The South African Police Service (SAPS) has partnered the Council for Scientific and Industrial Research (CSIR) to tackle cybercrime in the country, a move police commissioner Riah Phiyega says is a “critical milestone”.
“The sustained pace of globalization and significant advances in Information Communication Technology (ICT) after 1994 have increased the risk factors for South Africans falling victim to cybercrime,” said Phiyega. “It is these developments that have prompted us to dig deep and come up with ways that will address such developments.”
She said the CSIR partnership is a move to improve SAPS’ response times as well as a way to smartly and effectively respond to challenges.
“The opening up of South Africa’s borders and the rapid developments in technology, prompted a need to access scientific and engineering expertise to support both the operational and strategic components in responding and ensuring national safety and security,” she said.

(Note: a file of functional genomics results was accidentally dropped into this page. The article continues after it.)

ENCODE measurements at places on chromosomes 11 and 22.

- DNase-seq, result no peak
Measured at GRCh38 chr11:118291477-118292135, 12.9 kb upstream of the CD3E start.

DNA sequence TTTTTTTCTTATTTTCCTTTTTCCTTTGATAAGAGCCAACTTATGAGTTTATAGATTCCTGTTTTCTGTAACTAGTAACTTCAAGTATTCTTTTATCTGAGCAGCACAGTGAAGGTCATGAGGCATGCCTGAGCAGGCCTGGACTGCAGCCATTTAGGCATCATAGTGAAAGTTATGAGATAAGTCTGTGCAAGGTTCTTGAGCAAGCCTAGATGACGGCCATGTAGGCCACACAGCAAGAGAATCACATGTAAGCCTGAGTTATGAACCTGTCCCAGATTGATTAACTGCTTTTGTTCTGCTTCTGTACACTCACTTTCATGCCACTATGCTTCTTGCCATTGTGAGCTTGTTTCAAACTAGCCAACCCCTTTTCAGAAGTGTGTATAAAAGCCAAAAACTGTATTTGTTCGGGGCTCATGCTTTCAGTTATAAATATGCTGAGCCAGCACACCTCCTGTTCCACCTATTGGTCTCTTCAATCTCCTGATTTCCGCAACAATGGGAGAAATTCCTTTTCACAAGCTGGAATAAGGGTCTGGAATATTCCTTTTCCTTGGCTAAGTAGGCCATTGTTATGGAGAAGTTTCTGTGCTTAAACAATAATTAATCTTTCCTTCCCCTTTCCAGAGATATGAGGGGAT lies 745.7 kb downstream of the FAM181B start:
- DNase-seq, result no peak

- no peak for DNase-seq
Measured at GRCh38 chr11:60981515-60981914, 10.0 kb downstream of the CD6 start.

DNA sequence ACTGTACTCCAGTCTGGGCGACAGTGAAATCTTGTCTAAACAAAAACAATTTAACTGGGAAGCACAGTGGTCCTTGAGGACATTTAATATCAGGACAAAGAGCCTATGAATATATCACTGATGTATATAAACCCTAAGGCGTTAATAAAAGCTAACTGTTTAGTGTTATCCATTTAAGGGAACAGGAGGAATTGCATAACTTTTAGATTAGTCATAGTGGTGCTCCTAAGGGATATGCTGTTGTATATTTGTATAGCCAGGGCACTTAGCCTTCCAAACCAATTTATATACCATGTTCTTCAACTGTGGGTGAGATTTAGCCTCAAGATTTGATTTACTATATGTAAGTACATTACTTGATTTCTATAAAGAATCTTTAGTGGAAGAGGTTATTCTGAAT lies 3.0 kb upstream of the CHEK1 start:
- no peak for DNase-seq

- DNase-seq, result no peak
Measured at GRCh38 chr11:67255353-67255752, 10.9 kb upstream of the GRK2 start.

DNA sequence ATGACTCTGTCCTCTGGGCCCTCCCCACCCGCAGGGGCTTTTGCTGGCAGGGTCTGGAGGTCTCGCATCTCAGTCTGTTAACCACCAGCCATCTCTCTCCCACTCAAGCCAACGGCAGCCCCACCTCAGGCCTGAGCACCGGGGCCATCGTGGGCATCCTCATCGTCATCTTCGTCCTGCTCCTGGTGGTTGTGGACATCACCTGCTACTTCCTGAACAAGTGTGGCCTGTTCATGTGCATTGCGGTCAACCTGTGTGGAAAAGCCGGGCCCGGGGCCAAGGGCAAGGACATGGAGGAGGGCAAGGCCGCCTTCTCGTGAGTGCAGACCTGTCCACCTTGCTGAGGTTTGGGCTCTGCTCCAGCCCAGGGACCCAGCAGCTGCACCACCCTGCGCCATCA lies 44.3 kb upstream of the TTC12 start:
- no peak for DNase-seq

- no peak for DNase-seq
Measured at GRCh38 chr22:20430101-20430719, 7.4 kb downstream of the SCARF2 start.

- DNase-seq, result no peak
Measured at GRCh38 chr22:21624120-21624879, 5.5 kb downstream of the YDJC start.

The agreement between CSIR and the SAPS will provide police with direct access to a scientific, engineering and technology base, which Phyega hopes will aid in operational and strategic policing.
“CSIR is already working together with various government departments including the SANDF [South African National Defense Force]. So, in a way this is a long overdue marriage, which we are very pleased about,” Phiyega said.
HumanIPO reported last month 62 per cent of respondents in a study by Kaspersky had fallen victim to cybercrime.
Kaspersky said the convenience of online shopping and banking services introduce worrying security risks for end users.
“Added convenience for law-abiding users almost always creates new security concerns, and cybercriminals are cashing in. Banking Trojans, ransomware, fakes of banking and shopping websites – the crooks have a sizeable arsenal of techniques to steal money,” Kaspersky said in a statement.
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